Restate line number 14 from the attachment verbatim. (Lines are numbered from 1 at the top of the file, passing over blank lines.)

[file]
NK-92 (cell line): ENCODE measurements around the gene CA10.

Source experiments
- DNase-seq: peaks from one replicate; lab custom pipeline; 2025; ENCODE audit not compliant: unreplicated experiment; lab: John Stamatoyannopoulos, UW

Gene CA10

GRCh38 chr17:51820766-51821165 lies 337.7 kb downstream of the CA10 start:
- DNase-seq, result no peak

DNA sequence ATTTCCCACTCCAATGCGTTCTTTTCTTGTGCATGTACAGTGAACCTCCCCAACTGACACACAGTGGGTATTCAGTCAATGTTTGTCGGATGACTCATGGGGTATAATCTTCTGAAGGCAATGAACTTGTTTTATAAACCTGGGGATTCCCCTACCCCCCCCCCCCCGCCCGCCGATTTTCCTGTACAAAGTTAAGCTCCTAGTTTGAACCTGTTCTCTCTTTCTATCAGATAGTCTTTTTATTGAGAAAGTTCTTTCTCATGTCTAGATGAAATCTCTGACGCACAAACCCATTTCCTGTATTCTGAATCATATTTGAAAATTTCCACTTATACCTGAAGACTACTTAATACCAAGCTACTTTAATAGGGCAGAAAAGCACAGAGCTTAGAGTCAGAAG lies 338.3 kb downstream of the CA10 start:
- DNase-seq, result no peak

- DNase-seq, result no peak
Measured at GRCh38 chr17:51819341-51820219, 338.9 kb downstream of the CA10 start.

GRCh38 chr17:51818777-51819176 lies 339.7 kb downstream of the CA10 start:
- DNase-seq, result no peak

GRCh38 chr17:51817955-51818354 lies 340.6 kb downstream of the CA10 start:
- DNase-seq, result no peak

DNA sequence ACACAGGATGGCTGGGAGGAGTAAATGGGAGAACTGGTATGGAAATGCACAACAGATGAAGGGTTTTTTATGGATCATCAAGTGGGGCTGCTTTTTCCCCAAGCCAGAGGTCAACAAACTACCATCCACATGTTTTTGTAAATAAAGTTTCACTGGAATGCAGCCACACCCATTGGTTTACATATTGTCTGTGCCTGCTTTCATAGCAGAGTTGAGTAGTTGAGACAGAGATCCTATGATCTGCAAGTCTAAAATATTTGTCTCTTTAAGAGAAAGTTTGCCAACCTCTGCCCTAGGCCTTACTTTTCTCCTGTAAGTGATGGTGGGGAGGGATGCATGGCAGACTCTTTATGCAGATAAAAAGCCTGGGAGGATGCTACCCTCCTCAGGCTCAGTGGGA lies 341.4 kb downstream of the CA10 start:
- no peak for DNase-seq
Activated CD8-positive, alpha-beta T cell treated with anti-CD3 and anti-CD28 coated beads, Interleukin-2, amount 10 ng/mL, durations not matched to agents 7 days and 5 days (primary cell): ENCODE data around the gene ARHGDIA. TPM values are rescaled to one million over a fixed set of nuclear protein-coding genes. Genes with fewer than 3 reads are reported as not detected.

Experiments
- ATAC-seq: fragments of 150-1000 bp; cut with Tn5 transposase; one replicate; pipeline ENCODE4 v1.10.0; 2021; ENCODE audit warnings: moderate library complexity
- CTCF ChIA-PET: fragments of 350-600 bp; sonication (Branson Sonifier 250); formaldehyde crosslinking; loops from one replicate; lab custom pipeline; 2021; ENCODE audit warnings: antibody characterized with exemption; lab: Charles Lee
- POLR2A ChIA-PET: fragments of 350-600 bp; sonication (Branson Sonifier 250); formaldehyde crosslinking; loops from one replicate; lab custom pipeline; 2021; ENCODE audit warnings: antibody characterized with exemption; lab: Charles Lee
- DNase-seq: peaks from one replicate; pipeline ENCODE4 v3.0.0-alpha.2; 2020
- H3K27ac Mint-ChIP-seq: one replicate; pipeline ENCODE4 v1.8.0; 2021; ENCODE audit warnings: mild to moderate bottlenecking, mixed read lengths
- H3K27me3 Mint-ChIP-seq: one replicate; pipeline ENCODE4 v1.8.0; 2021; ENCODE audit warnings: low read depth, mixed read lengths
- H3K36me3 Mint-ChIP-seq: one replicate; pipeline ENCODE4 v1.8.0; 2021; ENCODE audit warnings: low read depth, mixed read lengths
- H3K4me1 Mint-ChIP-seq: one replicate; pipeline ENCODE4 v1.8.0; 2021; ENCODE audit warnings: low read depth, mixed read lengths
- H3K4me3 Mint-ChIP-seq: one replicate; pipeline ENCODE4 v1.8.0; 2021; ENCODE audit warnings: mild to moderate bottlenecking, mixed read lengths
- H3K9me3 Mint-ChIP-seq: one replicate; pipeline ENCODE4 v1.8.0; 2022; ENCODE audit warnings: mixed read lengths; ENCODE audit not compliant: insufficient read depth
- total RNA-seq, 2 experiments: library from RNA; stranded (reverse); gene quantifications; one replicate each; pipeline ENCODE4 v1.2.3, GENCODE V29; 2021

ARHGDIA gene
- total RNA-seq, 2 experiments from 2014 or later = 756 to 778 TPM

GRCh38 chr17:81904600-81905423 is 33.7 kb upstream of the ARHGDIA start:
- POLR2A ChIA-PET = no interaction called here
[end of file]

- DNase-seq, result no peak